Thomas Nagel Quotes
41 Sourced Quotes
The problem is one of opposition between subjective and objective points of view. There is a tendency to seek an objective account of everything before admitting its reality. But often what appears to a more subjective point of view cannot be accounted for in this way. So either the objective conception of the world is incomplete, or the subjective involves illusions that should be rejected.
Everything, living or not, is constituted from elements having a nature that is both physical and nonphysical—that is, capable of combining into mental wholes. So this reductive account can also be described as a form of panpsychism: all the elements of the physical world are also mental....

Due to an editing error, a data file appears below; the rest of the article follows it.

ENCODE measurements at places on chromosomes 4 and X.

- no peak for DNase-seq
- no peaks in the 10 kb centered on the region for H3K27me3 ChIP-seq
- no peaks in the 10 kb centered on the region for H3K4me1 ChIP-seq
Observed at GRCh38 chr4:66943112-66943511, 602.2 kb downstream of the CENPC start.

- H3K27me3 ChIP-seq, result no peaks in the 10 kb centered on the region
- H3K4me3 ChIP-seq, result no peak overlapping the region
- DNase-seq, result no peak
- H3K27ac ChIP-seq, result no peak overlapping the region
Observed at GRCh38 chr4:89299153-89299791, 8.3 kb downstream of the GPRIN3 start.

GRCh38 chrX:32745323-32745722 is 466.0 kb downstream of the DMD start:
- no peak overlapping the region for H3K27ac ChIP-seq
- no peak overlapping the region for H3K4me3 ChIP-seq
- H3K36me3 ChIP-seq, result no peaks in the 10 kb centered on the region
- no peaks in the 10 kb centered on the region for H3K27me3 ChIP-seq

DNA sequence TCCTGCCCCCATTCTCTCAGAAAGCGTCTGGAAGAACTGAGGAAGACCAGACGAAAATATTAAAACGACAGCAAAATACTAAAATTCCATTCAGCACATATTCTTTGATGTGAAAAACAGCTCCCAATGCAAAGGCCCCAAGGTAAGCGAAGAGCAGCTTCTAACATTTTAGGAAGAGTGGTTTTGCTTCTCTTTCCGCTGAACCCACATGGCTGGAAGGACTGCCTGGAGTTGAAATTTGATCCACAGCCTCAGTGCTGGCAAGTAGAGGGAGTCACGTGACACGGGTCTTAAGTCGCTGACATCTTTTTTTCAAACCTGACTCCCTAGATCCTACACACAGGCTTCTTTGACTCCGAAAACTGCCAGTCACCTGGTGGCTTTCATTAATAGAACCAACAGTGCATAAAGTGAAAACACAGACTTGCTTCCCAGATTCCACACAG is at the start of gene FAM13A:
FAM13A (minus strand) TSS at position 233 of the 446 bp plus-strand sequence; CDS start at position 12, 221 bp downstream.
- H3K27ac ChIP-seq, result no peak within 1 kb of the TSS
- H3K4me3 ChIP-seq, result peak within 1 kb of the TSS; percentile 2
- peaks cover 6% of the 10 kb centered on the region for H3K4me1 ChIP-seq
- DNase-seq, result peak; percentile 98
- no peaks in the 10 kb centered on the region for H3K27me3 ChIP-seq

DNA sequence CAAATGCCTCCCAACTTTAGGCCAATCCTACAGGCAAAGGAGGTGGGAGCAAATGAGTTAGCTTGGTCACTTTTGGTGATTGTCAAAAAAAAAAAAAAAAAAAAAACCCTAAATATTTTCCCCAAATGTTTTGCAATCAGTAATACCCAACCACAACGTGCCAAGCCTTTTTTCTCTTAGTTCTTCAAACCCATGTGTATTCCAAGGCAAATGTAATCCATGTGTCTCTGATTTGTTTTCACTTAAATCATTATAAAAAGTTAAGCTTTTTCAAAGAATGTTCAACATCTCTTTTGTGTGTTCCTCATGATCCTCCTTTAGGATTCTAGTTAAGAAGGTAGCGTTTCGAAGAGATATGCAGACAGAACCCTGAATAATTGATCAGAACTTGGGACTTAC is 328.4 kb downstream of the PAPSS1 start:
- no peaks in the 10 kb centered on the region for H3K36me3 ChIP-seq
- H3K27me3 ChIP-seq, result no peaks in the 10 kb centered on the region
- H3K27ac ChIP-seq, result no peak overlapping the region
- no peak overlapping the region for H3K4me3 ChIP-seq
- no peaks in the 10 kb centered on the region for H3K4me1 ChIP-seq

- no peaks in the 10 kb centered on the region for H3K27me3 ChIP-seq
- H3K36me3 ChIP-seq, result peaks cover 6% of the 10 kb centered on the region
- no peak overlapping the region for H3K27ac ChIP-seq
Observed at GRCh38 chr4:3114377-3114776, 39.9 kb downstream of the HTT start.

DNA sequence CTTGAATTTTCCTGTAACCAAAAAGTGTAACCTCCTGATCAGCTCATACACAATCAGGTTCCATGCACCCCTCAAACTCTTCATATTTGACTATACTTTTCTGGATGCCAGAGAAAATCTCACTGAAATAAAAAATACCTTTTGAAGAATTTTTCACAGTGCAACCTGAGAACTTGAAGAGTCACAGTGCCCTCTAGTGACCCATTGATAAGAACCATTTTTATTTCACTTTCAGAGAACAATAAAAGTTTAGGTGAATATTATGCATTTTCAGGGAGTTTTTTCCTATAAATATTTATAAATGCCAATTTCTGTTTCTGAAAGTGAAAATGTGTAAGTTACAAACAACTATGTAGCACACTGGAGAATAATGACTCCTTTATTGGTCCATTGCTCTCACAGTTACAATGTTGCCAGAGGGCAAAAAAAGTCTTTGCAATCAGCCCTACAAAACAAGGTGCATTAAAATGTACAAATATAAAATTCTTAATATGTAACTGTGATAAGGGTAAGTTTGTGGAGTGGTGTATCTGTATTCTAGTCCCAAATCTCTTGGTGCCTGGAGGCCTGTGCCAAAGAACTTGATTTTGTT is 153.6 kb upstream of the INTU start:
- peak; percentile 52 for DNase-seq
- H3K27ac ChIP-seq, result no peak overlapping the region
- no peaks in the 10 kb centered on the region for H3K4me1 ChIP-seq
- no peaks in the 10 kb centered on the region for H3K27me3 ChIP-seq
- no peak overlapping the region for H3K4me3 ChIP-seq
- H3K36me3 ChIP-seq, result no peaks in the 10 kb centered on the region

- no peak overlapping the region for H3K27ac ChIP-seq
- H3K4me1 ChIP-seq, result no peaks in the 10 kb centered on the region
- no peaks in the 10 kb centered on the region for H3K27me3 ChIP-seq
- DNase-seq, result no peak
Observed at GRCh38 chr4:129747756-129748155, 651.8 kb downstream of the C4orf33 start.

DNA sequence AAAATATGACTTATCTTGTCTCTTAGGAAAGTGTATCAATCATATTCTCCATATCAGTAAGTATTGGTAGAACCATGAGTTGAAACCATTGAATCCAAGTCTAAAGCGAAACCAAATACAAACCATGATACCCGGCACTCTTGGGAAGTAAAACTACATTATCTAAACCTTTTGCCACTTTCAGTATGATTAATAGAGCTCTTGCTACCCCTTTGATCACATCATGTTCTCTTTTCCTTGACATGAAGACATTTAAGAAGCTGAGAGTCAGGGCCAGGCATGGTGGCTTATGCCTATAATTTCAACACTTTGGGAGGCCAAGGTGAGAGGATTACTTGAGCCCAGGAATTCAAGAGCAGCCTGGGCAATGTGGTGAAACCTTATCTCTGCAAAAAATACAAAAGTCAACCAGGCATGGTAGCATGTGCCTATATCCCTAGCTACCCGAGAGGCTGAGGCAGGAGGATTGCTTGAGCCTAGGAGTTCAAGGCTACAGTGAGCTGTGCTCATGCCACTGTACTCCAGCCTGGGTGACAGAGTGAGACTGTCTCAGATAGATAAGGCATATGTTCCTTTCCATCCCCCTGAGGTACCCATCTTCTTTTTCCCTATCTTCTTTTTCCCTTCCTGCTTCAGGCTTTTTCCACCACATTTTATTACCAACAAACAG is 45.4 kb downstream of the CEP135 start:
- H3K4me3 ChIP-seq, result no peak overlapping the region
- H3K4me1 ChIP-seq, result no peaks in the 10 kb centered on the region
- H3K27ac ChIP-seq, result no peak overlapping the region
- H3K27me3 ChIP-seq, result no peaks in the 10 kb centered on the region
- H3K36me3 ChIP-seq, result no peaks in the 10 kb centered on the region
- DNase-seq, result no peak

Reason is universal because no attempted challenge to its results can avoid appealing to reason in the end-by claiming, for example, that what was presented as an argument is really a rationalization. This can undermine our confidence in the original method or practice only by giving us reasons to believe something else, so that finally we have to think about the arguments to make up our minds.
I believe that there is a necessary connection in both directions between the physical and the mental, but that it cannot be discovered a priori. Opinion is strongly divided on the credibility of some kind of functionalist reductionism, and I won't go through my reasons for being on the antireductionist side of that debate. Despite significant attempts by a number of philosophers to describe the functional manifestations of conscious mental states, I continue to believe that no purely functionalist characterization of a system entails — simply in virtue of our mental concepts — that the system is conscious.